Cancer Survivor to Sportsnet Anchor- Faizal Khamisa Interview

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Meet Faizal Khamisa

Diagnosed with cancer at 16 years old, Faizal Khamisa was forced to look death straight in the eye. This is the interview of an individual who had to overcome many barriers to get to where he is today.

From starting a motivational speaking company to running a sports-blog at 19 years old, Faizal built his personal brand around his story, interests, and passions. Today, he is the famously known Sportsnet Anchor who is able to discuss his favorite topics on a daily basis and make a living from it!

If there is a lesson that you can take away from this interview, it’s that you can use your story and shortcomings to build an identity for yourself. In today’s world, there is no better way to be portrayed than through your own personal brand.

 


Influence Digest: Can you take us back to the day it all happened?

Faizal Khamisa: I was 16 years old when I was diagnosed with cancer. I remember the day so, so vividly.

It was the night before I was rushed to emergency. I had no idea what was going on. I had no indication that this is what could have been the diagnosis. In the build-up to the day of the diagnosis, I was feeling a lot of symptoms – shortness of breath and dizziness. I thought it was because I was doing a lot of stuff. I was playing all these sports, I was working, I was in school and I was volunteering. I was just very busy. I woke up at Sick Kid’s Hospital after being there overnight.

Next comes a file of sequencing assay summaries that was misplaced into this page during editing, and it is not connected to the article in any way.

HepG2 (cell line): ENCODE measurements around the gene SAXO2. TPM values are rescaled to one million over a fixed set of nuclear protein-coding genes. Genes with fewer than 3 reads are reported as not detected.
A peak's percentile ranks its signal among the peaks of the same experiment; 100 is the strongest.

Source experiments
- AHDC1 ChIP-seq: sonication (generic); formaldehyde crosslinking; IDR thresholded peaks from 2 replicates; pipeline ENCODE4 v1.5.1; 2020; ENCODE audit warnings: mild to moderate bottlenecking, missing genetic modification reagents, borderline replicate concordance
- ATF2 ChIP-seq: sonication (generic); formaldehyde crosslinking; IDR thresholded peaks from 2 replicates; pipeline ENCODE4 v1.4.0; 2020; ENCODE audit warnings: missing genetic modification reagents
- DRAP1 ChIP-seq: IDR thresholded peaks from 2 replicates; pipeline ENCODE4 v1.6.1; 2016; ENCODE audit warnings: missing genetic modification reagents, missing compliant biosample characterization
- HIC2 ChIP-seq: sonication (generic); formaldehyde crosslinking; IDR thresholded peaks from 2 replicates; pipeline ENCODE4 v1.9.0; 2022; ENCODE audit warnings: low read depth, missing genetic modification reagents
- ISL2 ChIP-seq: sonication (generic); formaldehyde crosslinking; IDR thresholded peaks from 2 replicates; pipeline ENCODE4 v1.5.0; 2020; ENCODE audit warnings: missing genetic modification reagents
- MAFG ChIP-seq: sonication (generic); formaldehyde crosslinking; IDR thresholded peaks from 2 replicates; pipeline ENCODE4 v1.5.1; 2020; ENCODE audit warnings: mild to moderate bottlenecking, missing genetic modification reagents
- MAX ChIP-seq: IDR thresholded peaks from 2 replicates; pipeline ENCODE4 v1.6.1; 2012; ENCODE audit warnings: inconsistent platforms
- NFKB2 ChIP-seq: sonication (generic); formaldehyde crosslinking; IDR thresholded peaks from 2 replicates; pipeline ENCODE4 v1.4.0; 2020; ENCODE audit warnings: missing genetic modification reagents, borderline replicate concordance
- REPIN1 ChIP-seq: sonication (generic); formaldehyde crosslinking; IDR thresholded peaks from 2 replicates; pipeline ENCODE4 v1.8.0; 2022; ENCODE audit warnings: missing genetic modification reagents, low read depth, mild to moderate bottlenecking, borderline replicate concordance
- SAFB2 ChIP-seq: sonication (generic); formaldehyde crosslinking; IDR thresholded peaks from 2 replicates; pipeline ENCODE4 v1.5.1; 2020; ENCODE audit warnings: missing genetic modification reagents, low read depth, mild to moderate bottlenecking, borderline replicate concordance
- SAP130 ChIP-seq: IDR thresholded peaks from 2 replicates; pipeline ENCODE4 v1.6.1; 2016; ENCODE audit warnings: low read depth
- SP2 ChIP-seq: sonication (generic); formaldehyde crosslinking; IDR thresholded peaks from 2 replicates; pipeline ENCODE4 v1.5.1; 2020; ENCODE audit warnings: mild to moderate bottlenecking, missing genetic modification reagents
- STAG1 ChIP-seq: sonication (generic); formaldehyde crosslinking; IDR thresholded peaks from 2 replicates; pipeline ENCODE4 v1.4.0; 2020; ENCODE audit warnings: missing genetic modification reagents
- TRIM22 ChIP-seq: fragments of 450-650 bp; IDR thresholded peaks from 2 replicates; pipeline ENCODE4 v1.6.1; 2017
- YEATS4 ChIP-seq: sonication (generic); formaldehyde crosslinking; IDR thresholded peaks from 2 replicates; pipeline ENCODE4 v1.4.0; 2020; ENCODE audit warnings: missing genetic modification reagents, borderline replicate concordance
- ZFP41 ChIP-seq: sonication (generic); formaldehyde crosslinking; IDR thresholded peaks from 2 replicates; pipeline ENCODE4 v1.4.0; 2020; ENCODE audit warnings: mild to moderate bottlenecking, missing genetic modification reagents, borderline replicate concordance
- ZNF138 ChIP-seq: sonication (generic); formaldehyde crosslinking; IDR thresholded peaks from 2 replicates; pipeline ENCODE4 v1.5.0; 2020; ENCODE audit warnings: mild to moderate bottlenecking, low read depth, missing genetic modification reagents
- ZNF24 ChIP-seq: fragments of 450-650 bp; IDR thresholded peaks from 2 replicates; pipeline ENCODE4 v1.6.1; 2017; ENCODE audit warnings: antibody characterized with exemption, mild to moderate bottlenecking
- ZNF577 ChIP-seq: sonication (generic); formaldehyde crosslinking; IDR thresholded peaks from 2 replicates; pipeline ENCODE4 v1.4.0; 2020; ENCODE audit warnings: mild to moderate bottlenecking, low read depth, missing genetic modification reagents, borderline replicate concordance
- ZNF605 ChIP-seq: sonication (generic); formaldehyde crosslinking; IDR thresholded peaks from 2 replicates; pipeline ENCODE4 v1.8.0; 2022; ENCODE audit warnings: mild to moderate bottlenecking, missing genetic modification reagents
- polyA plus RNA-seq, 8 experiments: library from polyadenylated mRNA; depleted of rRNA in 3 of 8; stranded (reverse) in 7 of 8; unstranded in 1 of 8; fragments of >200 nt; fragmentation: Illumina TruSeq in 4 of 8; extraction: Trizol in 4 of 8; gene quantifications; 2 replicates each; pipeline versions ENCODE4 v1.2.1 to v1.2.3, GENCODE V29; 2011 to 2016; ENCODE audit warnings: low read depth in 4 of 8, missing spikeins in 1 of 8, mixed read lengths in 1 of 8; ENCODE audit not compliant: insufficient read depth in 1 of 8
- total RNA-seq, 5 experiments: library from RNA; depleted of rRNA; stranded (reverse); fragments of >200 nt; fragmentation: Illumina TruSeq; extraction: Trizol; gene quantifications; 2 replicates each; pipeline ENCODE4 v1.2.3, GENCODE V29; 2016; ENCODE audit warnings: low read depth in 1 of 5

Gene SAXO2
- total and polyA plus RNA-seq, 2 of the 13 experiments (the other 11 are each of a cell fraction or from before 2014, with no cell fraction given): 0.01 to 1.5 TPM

The doctor came into this room that was meant for kids and said “Faizal you have cancer.” It was very blunt, very surreal, very overwhelming. It was a lot of different emotions, but it was life-changing as well. It was the moment that literally changed my life. I remember hearing the words and immediately seeing my parents cry and thinking, “this is not what I wanted to happen. I don’t want them to feel like this so we’re going to try to do something about this right away”.


Influence Digest: Did it sink in right away?

Faizal Khamisa: Yeah, I mean it kind of did, but I didn’t know what it meant.

Any association with the word “cancer”, I associated with dying. And so, your first thought is “am I going to die?”. And it was a weird thought to have at 16 years old. No one’s supposed to think like that. No one’s trained to think like that. As quickly as that thought came in, it exited just as fast because that was not the way to beat it. The thought process of questioning why it happened was not going to help me, so I immediately removed that thought and decided we’re going to try to be as positive as possible with this.


Influence Digest: So, you started treatment right away, is that correct?

Faizal Khamisa: Yeah, so I got diagnosed and I think I didn’t leave the hospital for about 3 weeks because we had to start chemotherapy right away.